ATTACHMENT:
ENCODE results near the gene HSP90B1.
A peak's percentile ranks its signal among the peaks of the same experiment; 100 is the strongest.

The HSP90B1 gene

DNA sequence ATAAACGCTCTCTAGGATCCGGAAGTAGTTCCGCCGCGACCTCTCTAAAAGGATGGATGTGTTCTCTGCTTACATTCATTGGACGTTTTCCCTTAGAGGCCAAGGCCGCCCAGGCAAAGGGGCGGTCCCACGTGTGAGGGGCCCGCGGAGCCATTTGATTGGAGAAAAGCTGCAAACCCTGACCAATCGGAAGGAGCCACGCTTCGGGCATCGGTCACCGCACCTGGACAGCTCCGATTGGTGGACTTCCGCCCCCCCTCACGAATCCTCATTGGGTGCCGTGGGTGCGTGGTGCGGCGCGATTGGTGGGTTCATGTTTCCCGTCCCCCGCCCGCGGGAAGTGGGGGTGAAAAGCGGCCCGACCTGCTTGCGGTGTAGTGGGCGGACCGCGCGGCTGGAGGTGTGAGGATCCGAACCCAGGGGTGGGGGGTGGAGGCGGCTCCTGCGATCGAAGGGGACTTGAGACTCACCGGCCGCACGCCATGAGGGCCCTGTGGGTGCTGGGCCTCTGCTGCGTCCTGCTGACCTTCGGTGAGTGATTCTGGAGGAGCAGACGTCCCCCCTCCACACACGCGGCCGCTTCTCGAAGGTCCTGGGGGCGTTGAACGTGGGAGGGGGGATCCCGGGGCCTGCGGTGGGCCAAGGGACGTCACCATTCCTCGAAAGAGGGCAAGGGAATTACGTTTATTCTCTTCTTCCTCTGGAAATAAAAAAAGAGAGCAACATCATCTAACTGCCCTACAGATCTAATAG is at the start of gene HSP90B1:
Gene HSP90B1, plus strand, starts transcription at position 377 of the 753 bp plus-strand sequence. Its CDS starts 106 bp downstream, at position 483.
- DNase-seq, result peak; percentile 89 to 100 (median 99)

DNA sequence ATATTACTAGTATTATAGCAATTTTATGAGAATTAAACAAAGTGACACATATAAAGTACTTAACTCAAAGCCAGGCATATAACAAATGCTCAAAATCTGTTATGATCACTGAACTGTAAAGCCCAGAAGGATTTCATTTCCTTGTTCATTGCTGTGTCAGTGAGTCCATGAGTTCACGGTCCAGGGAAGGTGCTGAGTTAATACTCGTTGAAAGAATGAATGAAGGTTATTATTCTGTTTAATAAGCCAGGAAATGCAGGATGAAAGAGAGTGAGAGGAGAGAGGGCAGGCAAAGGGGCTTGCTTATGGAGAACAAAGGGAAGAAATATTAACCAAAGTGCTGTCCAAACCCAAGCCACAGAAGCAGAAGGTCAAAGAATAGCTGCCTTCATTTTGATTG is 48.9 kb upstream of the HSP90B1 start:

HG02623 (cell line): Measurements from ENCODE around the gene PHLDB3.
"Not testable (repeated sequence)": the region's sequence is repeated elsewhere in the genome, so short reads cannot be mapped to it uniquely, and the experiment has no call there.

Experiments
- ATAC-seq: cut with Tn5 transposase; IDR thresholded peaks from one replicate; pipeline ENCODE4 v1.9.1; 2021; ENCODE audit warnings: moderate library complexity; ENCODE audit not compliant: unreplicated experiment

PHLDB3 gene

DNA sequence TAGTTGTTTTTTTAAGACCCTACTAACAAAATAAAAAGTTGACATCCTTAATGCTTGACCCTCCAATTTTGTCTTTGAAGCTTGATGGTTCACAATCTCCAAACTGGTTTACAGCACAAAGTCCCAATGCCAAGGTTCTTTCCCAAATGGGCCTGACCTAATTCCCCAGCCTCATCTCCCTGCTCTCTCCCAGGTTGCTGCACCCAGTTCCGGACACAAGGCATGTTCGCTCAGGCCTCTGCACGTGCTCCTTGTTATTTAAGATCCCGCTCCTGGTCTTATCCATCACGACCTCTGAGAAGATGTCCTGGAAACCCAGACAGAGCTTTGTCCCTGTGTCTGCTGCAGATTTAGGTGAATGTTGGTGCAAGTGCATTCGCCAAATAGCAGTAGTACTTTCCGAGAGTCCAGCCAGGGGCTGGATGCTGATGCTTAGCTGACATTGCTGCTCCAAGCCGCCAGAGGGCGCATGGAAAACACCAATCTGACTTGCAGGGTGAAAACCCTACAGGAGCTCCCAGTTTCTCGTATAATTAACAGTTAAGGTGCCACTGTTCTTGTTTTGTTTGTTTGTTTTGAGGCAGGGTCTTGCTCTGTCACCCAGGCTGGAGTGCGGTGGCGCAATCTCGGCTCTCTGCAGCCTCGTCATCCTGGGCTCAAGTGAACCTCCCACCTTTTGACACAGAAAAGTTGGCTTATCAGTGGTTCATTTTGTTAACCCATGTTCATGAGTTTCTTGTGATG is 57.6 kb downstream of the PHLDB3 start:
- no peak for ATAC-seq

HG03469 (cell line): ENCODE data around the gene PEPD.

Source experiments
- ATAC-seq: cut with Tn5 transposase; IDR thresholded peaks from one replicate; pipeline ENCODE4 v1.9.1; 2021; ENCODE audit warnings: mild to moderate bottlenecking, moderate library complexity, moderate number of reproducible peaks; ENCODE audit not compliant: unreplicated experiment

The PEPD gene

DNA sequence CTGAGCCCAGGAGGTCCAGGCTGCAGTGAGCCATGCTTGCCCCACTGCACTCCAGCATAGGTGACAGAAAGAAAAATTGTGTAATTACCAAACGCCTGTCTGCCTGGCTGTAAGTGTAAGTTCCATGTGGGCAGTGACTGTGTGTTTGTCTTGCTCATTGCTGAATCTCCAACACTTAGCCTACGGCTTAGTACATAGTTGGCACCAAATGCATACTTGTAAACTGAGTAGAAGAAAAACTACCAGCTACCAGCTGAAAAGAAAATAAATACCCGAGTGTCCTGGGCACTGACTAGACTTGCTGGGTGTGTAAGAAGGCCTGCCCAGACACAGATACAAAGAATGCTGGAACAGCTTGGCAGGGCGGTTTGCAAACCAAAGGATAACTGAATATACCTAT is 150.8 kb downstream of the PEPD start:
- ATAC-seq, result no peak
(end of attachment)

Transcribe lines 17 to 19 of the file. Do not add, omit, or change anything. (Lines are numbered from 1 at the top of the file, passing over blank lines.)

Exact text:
- ATAC-seq: cut with Tn5 transposase; IDR thresholded peaks from one replicate; pipeline ENCODE4 v1.9.1; 2021; ENCODE audit warnings: mild to moderate bottlenecking, moderate library complexity, moderate number of reproducible peaks; ENCODE audit not compliant: unreplicated experiment

The PEPD gene

DNA sequence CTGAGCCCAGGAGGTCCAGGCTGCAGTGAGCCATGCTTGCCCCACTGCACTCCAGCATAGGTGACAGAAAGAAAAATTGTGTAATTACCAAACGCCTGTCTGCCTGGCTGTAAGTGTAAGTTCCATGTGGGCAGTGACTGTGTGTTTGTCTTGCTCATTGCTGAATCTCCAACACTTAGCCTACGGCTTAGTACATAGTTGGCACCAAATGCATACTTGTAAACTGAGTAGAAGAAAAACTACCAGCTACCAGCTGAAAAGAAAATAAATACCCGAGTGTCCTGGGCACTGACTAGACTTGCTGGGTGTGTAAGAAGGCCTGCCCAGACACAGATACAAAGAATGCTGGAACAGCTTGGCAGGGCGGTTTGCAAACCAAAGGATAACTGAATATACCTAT is 150.8 kb downstream of the PEPD start: